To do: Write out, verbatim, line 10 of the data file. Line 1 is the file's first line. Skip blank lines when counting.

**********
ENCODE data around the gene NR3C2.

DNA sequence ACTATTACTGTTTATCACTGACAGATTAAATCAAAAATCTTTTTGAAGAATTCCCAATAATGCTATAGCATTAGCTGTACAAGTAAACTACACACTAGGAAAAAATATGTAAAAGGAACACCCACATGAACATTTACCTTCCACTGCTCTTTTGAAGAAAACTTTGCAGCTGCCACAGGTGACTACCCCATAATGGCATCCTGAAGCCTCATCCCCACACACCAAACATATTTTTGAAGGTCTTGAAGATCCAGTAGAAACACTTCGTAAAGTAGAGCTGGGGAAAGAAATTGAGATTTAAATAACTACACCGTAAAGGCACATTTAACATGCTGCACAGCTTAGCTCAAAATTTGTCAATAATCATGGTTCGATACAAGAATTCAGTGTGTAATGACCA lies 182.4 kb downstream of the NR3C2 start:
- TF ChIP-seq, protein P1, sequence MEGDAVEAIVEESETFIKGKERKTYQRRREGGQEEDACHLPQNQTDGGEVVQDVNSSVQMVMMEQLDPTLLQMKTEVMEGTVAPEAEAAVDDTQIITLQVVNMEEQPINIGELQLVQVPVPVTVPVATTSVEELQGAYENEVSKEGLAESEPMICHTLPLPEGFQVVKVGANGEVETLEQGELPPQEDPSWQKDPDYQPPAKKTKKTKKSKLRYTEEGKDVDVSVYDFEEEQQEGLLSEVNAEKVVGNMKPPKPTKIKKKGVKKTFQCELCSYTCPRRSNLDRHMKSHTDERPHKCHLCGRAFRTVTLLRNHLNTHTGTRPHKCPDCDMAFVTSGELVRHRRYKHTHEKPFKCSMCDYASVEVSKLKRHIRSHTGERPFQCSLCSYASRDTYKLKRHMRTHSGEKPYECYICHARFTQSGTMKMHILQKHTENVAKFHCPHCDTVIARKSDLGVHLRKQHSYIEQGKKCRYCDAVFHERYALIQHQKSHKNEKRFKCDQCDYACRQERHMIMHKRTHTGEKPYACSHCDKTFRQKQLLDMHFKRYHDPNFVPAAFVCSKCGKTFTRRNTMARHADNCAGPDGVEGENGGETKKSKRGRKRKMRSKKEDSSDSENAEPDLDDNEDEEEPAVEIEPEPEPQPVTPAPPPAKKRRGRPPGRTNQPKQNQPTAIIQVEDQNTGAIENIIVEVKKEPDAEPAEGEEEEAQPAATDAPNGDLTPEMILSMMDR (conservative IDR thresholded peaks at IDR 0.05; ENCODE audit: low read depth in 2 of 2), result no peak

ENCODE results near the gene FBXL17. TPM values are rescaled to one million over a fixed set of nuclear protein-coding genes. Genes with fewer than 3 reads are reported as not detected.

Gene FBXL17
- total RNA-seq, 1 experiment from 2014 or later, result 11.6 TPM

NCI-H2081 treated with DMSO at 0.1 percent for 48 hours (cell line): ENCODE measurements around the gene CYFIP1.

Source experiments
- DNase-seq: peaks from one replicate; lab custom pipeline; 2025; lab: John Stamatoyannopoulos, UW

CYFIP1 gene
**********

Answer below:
CYFIP1 gene